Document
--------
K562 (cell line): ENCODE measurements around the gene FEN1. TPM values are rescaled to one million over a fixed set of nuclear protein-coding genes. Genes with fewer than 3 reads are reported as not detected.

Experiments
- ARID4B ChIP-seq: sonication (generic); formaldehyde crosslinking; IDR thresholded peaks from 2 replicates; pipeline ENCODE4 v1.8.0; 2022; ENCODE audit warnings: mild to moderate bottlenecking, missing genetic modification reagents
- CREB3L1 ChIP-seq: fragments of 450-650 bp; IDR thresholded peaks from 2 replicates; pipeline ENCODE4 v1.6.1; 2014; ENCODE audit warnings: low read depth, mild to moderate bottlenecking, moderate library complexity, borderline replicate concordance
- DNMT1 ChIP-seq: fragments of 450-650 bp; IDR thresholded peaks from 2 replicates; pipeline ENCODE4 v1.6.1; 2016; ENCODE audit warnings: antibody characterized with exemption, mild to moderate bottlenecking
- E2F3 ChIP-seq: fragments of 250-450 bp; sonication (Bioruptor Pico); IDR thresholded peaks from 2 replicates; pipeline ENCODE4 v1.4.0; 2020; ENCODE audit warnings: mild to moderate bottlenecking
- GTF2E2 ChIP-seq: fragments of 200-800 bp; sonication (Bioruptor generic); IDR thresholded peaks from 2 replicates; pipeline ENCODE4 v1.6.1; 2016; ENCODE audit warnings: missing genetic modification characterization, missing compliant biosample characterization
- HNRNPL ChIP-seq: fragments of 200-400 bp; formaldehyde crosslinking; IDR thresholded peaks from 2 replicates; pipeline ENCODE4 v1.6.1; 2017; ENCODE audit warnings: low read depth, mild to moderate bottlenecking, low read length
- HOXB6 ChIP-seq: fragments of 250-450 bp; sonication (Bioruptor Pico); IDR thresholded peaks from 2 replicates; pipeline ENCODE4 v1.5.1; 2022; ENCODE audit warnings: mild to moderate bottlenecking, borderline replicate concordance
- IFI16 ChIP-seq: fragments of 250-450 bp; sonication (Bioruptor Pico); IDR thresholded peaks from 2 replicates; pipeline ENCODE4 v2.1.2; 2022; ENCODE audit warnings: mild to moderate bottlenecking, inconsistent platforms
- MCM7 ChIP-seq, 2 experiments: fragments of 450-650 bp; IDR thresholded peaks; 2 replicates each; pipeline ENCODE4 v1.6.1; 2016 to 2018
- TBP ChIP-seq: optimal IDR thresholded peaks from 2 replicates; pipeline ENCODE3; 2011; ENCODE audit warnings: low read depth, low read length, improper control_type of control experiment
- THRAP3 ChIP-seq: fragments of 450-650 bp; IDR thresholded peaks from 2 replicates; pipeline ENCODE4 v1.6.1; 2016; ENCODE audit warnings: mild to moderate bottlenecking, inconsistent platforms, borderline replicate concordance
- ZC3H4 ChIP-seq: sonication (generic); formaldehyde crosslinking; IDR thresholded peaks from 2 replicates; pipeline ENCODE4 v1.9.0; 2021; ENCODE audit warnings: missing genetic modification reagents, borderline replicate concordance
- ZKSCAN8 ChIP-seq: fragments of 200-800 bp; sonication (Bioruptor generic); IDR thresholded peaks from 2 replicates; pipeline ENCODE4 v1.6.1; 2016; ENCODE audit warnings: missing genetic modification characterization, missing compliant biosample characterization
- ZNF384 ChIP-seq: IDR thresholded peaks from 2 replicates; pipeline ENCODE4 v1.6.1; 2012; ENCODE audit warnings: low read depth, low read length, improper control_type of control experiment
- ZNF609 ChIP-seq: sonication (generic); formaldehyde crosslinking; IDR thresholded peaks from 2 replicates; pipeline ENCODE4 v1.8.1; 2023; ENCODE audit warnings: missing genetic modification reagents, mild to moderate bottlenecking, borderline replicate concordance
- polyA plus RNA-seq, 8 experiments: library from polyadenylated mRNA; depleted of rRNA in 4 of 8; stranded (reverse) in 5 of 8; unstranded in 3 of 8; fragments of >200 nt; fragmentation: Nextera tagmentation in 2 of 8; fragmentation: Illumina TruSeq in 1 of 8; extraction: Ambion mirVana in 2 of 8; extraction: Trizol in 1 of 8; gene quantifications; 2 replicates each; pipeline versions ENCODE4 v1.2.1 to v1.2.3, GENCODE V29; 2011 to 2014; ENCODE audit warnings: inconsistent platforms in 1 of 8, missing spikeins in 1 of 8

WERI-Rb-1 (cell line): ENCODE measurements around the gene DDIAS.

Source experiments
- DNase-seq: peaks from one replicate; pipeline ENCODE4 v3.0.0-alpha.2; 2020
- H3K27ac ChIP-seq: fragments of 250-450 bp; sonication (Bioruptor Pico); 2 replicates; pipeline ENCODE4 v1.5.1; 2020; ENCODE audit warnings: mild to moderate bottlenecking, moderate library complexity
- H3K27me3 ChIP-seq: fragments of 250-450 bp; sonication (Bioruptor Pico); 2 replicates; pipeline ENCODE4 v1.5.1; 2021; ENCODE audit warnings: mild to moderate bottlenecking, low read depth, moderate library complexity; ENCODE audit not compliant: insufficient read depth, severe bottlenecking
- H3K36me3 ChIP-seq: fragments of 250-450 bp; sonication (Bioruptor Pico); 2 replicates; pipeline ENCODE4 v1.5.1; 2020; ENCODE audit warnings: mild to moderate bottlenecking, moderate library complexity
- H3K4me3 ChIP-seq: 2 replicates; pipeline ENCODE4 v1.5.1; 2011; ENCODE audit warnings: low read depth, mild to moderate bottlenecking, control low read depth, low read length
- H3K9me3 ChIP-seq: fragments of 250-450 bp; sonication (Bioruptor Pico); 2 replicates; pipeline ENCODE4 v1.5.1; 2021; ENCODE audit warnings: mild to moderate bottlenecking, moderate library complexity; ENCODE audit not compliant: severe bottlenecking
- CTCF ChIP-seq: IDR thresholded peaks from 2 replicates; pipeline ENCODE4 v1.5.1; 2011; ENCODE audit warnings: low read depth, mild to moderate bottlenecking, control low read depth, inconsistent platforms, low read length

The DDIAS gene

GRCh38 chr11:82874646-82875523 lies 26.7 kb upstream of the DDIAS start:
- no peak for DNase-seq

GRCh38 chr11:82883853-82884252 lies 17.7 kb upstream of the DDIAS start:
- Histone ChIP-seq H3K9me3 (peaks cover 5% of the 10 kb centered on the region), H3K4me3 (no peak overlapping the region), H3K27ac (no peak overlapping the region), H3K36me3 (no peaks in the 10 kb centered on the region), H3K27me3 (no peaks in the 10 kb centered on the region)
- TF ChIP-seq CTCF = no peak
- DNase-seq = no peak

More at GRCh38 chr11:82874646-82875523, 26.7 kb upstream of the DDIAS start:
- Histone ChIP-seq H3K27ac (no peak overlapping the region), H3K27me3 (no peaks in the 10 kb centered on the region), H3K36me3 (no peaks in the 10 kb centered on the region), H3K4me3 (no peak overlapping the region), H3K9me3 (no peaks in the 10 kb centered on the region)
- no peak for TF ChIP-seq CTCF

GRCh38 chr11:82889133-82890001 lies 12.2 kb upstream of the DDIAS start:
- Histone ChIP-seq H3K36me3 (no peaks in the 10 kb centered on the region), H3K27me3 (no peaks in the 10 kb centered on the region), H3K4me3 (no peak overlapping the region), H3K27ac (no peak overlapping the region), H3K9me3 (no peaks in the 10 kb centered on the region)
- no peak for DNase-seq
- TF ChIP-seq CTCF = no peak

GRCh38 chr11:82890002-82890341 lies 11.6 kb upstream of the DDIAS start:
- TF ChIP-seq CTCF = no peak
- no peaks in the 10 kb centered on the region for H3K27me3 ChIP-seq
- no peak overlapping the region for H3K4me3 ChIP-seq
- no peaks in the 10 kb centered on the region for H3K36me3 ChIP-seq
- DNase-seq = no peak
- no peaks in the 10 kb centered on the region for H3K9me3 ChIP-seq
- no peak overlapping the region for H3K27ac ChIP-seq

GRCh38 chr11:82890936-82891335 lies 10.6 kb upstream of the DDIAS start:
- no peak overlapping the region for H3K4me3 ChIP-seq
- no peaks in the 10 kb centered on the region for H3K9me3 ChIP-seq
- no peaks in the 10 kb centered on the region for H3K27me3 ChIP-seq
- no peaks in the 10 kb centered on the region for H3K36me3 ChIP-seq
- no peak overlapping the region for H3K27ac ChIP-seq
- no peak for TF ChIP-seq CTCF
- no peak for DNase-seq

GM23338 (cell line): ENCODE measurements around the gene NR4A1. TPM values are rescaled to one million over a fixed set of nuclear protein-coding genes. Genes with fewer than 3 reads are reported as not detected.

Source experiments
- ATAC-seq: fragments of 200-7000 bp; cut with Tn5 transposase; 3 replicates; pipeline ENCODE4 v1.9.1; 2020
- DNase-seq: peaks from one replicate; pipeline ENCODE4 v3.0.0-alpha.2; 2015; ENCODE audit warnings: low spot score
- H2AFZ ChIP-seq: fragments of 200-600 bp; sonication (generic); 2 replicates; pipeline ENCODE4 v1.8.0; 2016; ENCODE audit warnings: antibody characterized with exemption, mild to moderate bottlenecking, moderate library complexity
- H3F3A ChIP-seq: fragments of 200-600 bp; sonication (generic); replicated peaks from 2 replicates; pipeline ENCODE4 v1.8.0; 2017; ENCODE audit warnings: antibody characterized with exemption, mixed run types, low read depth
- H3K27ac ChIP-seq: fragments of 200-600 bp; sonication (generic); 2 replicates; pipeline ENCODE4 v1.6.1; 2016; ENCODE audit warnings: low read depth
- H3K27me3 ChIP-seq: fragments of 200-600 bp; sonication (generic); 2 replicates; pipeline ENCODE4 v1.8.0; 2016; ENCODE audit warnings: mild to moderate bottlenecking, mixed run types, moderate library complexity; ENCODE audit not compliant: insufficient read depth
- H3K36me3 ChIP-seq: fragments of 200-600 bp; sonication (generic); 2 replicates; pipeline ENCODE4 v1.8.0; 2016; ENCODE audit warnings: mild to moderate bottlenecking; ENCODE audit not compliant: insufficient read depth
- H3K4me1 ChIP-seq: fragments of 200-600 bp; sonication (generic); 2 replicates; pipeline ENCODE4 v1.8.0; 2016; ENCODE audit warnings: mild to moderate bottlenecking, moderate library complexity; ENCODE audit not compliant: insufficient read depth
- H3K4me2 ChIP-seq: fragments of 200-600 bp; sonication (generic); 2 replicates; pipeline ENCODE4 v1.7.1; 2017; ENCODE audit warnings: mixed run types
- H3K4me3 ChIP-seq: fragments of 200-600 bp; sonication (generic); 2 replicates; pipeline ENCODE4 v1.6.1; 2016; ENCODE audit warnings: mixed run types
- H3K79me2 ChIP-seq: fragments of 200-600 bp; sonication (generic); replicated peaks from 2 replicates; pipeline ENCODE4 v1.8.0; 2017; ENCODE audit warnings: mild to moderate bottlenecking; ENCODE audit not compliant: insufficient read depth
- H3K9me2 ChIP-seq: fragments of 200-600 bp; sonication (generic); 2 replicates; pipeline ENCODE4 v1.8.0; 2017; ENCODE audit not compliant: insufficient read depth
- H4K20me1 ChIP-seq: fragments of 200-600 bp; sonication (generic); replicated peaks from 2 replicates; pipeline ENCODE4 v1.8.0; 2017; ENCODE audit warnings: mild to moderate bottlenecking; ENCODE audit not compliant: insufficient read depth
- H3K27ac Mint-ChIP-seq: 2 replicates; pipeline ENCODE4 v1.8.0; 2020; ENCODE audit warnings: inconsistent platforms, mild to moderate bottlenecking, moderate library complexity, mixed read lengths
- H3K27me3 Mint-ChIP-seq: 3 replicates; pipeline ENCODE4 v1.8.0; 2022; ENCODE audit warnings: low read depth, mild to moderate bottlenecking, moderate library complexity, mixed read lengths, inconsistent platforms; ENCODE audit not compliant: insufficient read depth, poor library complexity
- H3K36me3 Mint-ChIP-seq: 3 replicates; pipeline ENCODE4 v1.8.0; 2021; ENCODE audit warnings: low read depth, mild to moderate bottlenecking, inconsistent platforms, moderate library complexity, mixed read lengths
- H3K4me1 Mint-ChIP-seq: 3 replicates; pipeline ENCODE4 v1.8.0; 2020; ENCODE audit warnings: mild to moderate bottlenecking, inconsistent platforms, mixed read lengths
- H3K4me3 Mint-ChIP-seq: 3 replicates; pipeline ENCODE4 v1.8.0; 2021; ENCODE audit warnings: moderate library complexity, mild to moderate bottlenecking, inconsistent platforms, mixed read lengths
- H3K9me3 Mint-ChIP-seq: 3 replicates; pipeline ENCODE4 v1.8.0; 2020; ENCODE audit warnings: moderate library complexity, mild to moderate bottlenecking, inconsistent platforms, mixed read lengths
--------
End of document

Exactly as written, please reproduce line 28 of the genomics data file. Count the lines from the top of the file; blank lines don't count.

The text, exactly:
The DDIAS gene